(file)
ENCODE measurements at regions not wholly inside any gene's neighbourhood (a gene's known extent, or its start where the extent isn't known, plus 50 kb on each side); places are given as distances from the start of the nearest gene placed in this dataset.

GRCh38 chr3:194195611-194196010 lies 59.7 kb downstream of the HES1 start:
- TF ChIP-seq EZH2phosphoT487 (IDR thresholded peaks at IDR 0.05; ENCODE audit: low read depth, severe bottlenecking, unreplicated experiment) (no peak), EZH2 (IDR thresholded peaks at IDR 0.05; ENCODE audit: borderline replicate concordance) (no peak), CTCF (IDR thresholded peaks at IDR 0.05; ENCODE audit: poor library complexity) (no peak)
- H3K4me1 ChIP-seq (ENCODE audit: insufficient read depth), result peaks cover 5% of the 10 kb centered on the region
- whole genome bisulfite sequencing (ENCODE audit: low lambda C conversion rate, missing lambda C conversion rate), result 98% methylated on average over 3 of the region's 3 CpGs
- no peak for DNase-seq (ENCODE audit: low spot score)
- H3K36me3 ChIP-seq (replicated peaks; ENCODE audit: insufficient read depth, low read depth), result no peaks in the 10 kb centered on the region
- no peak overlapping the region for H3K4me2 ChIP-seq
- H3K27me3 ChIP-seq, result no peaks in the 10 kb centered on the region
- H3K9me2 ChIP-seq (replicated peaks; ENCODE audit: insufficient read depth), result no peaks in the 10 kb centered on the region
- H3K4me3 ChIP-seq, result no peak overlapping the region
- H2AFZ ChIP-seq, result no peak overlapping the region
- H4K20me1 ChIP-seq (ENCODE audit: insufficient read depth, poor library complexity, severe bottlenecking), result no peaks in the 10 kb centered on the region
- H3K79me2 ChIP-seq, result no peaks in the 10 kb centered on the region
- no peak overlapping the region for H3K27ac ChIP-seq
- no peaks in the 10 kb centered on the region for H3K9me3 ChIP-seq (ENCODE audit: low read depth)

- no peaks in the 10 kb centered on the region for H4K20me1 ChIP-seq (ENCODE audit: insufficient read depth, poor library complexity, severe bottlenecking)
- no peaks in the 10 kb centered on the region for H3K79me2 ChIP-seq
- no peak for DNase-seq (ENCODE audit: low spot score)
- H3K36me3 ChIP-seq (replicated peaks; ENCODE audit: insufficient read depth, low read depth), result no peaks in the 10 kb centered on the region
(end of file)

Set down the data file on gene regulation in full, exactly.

ENCODE measurements at regions not wholly inside any gene's neighbourhood (a gene's known extent, or its start where the extent isn't known, plus 50 kb on each side); places are given as distances from the start of the nearest gene placed in this dataset.

GRCh38 chr3:194195611-194196010 lies 59.7 kb downstream of the HES1 start:
- TF ChIP-seq EZH2phosphoT487 (IDR thresholded peaks at IDR 0.05; ENCODE audit: low read depth, severe bottlenecking, unreplicated experiment) (no peak), EZH2 (IDR thresholded peaks at IDR 0.05; ENCODE audit: borderline replicate concordance) (no peak), CTCF (IDR thresholded peaks at IDR 0.05; ENCODE audit: poor library complexity) (no peak)
- H3K4me1 ChIP-seq (ENCODE audit: insufficient read depth), result peaks cover 5% of the 10 kb centered on the region
- whole genome bisulfite sequencing (ENCODE audit: low lambda C conversion rate, missing lambda C conversion rate), result 98% methylated on average over 3 of the region's 3 CpGs
- no peak for DNase-seq (ENCODE audit: low spot score)
- H3K36me3 ChIP-seq (replicated peaks; ENCODE audit: insufficient read depth, low read depth), result no peaks in the 10 kb centered on the region
- no peak overlapping the region for H3K4me2 ChIP-seq
- H3K27me3 ChIP-seq, result no peaks in the 10 kb centered on the region
- H3K9me2 ChIP-seq (replicated peaks; ENCODE audit: insufficient read depth), result no peaks in the 10 kb centered on the region
- H3K4me3 ChIP-seq, result no peak overlapping the region
- H2AFZ ChIP-seq, result no peak overlapping the region
- H4K20me1 ChIP-seq (ENCODE audit: insufficient read depth, poor library complexity, severe bottlenecking), result no peaks in the 10 kb centered on the region
- H3K79me2 ChIP-seq, result no peaks in the 10 kb centered on the region
- no peak overlapping the region for H3K27ac ChIP-seq
- no peaks in the 10 kb centered on the region for H3K9me3 ChIP-seq (ENCODE audit: low read depth)

- no peaks in the 10 kb centered on the region for H4K20me1 ChIP-seq (ENCODE audit: insufficient read depth, poor library complexity, severe bottlenecking)
- no peaks in the 10 kb centered on the region for H3K79me2 ChIP-seq
- no peak for DNase-seq (ENCODE audit: low spot score)
- H3K36me3 ChIP-seq (replicated peaks; ENCODE audit: insufficient read depth, low read depth), result no peaks in the 10 kb centered on the region